Simon Scott – Below Sea Level
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It’s difficult to know how to best approach Simon Scott’s latest album Below Sea Level. The music here is rather magnificent that’s true, but is so much more than the evocative collection of environmental field recordings, luminous drones and ephemeral guitars found on this record. Below Sea Level is above all a project where Scott reconnects with his own childhood while exploring the natural and sonic environment of the Fens, a marshy region in eastern England. The project is documented by a superb 80-page hardcover journal entitled “An Exploration of the Subterranean Fenland Environment”, which is divided in three parts: an essay where Scott writes about the overall project, a small collections of photos taken in the area of the Fens and some reproductions of the diary he used on the road while recording the acoustic ecology encountered in the Fens. Even if the essay is fascinating in its own right, often full of insights and moments of illumination, it’s perhaps the diary excerpts that bring a sheer sense of honesty and at times fragility to the project. Sometimes very personal “To collect these sounds is to rediscover the past, the Fenland past and my own childhood” or light-hearted “Day trippers are something I’ve learnt to avoid”, these notes give a rather unique and humble insight into Scott’s ideas throughout the creative process. Overall the journal really works as a singular entity, and the impeccable design echoes the consistently thoughtful and emotionally charged qualities of the writing.
Below Sea Level sees Scott coming back to the Fens where he spent weekends as a child, and starting to immerse himself for long periods of time inside the natural environment, slowly attuning himself to the aural landscape “It was as if the environment was beginning to accept me being here and wanted to collaborate with me now that I’d patiently learnt to actively listen”. From spending so much time into this once wetland area that literally shrunk below sea level after it was drained several centuries ago, Scott comes back with a unique collection of sounds that he’s careful to not call his “I don’t own these sounds, they belong to the Fenland environment, not to me. My music is of this place but not taken”. He’s also found a way to rediscover his past “This landscape resonated inside me as memories of my childhood”, which evidently informs the creative process and brings back to the fore some moments of child-like wonder, both expansive and intimate. In _Sea Level 5, the guitar akin to Seaworthy’s Map in Hand plays sporadically against a backdrop of sun-lit pastoral field recordings, while some toy instruments reverberate on the surface of a hazy droning texture thus recalling imaginary childhoods. When towards the end of the track, the tones of a music box merge with the purity of delicate sine waves, one is left with this deep impression of reconnection that Scott seems to strive for in his diary. This feeling of reconnection will run throughout the album but will branch out sideways on many occasions as if responding to the elusive pull of nature.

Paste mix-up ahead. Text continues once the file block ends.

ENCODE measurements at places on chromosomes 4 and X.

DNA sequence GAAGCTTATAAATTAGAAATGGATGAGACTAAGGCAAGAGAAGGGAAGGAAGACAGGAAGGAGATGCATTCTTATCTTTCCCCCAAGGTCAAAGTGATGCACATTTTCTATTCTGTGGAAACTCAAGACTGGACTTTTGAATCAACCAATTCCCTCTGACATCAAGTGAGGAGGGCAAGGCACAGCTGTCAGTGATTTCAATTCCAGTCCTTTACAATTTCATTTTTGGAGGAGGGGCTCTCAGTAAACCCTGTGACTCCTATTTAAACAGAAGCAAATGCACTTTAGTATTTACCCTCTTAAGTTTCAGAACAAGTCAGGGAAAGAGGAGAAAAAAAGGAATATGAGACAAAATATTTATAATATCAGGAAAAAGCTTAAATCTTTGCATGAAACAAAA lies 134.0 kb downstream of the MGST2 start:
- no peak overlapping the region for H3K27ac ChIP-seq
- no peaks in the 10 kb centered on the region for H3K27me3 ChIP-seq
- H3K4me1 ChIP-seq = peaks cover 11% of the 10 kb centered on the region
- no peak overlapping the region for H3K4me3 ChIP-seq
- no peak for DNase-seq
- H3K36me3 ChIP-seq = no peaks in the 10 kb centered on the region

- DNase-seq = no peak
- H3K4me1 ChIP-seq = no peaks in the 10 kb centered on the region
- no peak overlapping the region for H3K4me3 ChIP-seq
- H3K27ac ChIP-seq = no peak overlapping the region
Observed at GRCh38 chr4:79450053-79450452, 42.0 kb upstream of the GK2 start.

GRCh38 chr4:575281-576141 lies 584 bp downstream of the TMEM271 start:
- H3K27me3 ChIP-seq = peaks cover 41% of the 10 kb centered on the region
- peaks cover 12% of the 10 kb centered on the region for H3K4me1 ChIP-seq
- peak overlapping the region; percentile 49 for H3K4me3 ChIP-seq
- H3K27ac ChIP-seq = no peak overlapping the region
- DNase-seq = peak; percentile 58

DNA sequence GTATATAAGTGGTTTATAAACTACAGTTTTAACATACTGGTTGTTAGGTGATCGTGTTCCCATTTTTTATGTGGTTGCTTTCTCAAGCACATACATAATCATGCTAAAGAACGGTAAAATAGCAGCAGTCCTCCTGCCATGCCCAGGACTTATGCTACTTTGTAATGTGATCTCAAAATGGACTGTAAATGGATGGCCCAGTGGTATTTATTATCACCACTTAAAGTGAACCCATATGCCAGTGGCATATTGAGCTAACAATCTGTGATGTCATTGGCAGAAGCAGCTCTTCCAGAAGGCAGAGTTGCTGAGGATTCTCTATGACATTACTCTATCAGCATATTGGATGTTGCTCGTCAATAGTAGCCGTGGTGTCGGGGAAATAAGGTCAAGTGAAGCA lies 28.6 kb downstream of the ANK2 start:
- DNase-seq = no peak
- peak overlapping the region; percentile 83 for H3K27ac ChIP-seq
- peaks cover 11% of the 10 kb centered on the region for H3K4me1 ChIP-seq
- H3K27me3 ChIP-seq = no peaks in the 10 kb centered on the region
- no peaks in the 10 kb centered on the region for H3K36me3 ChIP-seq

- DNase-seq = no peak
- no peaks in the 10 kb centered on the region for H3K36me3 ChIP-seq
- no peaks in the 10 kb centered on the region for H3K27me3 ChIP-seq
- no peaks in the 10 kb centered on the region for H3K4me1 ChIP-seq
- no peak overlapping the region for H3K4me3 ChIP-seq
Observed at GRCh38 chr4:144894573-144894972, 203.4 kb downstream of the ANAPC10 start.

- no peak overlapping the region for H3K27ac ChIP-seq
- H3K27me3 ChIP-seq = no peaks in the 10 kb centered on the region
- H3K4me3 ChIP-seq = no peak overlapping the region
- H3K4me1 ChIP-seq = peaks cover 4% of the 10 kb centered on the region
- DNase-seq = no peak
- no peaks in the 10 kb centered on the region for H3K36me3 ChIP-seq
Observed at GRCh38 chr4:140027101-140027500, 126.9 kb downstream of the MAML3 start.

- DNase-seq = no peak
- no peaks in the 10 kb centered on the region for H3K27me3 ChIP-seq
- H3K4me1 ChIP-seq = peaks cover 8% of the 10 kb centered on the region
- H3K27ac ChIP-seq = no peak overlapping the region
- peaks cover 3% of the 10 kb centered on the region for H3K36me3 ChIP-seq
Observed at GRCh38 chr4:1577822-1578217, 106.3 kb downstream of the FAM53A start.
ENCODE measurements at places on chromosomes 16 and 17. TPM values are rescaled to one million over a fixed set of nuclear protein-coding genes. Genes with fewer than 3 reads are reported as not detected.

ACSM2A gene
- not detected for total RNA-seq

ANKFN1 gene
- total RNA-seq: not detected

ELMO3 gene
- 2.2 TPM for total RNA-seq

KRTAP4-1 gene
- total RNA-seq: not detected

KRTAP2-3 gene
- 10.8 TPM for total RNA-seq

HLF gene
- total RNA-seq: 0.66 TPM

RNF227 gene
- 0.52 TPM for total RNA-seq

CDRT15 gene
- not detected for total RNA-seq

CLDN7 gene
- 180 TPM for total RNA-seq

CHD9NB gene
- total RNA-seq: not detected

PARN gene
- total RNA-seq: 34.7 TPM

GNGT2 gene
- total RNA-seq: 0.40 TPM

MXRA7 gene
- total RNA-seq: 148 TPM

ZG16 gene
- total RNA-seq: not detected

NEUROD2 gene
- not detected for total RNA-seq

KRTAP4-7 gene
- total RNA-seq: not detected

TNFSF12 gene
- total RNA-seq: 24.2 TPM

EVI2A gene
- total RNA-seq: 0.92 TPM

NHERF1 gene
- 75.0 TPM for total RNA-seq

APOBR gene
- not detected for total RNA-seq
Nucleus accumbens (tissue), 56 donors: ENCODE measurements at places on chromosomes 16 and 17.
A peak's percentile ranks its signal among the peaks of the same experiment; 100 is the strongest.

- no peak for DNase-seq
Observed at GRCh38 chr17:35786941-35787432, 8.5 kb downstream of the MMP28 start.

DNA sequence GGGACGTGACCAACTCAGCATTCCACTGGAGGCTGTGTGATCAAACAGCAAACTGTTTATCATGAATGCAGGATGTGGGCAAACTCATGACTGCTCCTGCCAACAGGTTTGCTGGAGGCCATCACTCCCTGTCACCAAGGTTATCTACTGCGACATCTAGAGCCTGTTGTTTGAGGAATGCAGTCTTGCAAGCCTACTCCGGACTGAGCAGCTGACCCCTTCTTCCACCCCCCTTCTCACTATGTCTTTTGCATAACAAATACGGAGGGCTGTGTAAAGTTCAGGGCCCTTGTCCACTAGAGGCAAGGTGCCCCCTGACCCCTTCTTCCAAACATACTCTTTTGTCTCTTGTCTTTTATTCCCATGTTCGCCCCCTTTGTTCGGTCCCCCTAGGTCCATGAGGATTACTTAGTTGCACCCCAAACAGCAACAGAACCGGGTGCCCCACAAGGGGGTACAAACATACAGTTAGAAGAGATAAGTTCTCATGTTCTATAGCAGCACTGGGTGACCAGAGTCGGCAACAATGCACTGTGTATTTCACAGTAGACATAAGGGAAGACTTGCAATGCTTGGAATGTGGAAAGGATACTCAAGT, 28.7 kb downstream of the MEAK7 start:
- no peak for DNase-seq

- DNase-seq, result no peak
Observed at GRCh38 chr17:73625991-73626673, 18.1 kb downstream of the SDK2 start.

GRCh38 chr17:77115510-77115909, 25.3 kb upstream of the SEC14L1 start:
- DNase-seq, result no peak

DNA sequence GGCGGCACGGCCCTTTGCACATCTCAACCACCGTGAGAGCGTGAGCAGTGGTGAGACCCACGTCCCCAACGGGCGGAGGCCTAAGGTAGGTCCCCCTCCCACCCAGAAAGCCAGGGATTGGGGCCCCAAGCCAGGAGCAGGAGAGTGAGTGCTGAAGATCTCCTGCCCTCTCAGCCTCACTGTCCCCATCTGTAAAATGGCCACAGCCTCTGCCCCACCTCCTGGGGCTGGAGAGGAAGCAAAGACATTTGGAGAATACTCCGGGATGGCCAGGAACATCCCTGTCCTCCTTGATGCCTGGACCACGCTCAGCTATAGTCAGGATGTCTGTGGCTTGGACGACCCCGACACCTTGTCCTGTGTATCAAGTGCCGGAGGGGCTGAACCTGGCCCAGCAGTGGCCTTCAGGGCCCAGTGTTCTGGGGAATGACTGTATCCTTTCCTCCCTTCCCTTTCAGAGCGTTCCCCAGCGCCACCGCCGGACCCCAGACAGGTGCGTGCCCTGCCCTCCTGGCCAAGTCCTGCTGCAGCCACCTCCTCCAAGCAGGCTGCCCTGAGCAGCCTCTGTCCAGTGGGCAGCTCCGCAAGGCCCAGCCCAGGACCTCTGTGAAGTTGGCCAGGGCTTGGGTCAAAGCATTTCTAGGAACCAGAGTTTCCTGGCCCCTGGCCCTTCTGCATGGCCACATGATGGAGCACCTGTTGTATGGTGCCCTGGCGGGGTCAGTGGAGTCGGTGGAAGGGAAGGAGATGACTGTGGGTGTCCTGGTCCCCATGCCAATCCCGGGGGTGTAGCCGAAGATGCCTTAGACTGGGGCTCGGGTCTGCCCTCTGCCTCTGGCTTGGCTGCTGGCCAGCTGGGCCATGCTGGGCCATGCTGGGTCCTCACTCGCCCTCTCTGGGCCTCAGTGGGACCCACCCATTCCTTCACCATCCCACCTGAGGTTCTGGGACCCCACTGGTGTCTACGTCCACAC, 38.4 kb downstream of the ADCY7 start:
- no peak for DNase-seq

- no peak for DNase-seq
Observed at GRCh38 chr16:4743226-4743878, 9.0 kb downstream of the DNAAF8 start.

The Fens’ ecosystem is evoked through numerous field recordings used much more abstractly than on ‘environmental’ albums such as Autumn is Coming. We’re all in Slow Motion or Two Lakes. Through process and transformations, the aural landscape is turned into a encryption of the place that is both connected and alien to the Fens themselves, but is then liberated from its locality and free to connect with listeners unaware of the site specificities. In doing so, Scott hopes to “deepen their perceptual awareness of the acoustic world around them”. In _Sea Level 4, the birds, insects and aquatic species can be heard it’s true, but mixed very low within the deep droning mass, so the natural environment is revealed in a sort of aural halation effect that radiates from the surface of sound. Throughout the album, Scott suffuses his drones and loops with a constant iridescence that charges the music with a disembodied glowing physicality and a sense of receding that play an ambiguous game of presence and absence, inviting the listener to come even closer to hear what this reconstructed landscape has to say, thus recalling Scott’s belief that “the natural world is far more complex than our simple human assumptions determine”.
Sometimes reconnection with the past and reconnection with nature are conjured all at once like in _Sea Level 2 where the warmth of joyful memories and the vivid expanse of the marshes coalesce into vast droning fields receding towards the horizon. In those occasions, the worn-out textures and filtered field recordings work like an instagrammed recollection of a long-gone childhood whose shadow finally resonates with the quiet beauty of the land. And it’s perhaps what Scott has secretly looked for all this time: when patiently recording and documenting this place of the past, immersing himself in nature, and composing this music, he has finally reached back to this sort of seminal moment where he was at one with the world, simply inhabiting the moment. So Below Sea Level dwells in nature as a way to come back to this unique moment in time, a moment of innocence and beauty, whose radiance can finally illuminate the present.
“The world as a child is usually perceived as larger than it is in reality” – Simon Scott
- Pascal Savy for Fluid Radio